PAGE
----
Estimating the permeability of linear infrastructures using recapture data
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Barrier effects of Large-scale Transportation Infrastructures (LTIs) are among the main factors contributing to the fragmentation of habitats. The reduction of dispersal across LTIs can drive small, local populations to extinction. To understand how LTIs modify dispersal, efficient and workable evaluation methods are required.
We developed a method based on Mark-Release-Recapture surveys to estimate barrier effects of LTIs that could be easily applied in various landscape contexts and on any mobile species.
Our method uses dispersal kernels of animal movements to calculate an expected probability of crossing any particular linear feature. This probability is then compared to observed crossing events to estimate the barrier effect. We used simulations to test the reliability of our method and applied this framework on the butterfly Maniola jurtina in a landscape fragmented by a motorway and a railway.
Simulations showed that our method was able to detect efficiently even weak barrier effects given that enough data are available. When sample size was reduced, our method was able to detect barrier effects only when the infrastructure width was small in comparison to the average movement capacity of organisms. In our case study, both infrastructures acted as significant barriers.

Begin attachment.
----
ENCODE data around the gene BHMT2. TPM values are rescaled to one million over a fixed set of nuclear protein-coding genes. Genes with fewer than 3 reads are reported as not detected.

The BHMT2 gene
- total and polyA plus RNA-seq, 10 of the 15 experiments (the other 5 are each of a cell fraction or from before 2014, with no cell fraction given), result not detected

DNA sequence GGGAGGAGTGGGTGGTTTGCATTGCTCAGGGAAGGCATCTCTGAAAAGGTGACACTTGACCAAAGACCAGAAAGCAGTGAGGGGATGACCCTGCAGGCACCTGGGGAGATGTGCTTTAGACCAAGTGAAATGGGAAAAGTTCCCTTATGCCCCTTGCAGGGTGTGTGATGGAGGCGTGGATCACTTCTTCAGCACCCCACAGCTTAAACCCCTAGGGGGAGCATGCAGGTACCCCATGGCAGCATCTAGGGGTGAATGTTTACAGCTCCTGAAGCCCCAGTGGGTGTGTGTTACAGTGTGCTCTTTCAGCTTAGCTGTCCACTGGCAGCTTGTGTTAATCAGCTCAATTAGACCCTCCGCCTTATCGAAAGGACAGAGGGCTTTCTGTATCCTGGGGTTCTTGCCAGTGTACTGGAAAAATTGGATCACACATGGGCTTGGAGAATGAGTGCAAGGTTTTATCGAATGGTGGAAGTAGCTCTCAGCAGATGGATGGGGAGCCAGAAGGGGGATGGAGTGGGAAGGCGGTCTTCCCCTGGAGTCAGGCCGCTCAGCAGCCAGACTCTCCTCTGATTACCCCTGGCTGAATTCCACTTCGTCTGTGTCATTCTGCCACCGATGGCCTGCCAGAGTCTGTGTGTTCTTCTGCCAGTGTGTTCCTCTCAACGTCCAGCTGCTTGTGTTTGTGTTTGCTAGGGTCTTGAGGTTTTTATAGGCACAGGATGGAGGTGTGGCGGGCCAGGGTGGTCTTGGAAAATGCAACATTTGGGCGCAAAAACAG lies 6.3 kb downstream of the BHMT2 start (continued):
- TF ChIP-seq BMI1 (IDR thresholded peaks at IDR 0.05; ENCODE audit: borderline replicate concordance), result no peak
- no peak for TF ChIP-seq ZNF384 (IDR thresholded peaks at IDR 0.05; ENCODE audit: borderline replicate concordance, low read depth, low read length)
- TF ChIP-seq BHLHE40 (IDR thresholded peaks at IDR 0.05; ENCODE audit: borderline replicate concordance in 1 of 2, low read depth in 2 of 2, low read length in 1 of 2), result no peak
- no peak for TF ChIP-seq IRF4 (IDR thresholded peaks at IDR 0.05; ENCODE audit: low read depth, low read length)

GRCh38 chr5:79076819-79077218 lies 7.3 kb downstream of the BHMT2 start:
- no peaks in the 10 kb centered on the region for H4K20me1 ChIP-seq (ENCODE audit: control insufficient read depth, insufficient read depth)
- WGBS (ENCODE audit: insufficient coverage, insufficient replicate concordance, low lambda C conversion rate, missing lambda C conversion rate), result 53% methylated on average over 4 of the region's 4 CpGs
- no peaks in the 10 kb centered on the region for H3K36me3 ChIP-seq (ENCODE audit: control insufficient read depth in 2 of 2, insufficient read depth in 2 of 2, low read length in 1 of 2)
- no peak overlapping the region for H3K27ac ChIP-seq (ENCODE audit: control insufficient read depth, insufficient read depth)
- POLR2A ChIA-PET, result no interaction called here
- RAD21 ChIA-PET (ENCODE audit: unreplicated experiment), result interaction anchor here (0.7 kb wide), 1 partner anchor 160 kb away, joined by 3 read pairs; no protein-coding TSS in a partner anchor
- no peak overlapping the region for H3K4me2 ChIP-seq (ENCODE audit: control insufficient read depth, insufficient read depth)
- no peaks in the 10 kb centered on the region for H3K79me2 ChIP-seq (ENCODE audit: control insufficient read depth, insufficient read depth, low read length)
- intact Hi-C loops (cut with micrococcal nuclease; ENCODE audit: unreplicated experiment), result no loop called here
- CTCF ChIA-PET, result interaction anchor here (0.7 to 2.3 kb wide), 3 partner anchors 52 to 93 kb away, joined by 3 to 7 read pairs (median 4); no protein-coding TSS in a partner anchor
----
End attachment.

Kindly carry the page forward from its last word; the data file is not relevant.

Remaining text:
The power of our method is to use MRR data which are more representative of population processes than telemetry monitoring and are not limited by time-lag involved in genetic studies. This framework is of particular interest for conservation studies in order to assess how individual movements are modified by linear infrastructures.
KeywordsBarrier effects Butterfly Habitat fragmentation Crossing probability Mark-Release-Recapture Dispersal kernels
We gratefully thank E. Languille, A. Dubois, T. Langer, A. Mira, E. Garcia, R. Roudier, A. Bideau, A. Brisaud and J. Cornuau for their help in fieldwork. We thank J-F Arnoldi for constructive advice and comments about the framework. A. Verzeni provided helpful revisions on early versions of the draft. This study was granted by the French Ministry of Ecology, Sustainable Development and Energy (CIL&B-ITTECOP-FRB Program).
Butterfly empirical data (motorway.csv and railway.csv) and R-scipts are uploaded as online supporting information. We provided a standalone R function (NEFbarrDetect.R) that estimate the barrier effect of any linear feature based on our method. Supplementary material (Appendix 1 and 2) is uploaded as online supporting information.
JR, EC, SM and MB contributed to the conception and design of the study. EC and JR collected the data. EC, JR and JGP performed data analysis. JGP designed the simulation study, ran simulations and analysed simulated data. JR wrote the manuscript. All authors participated in critical revisions of the manuscript.
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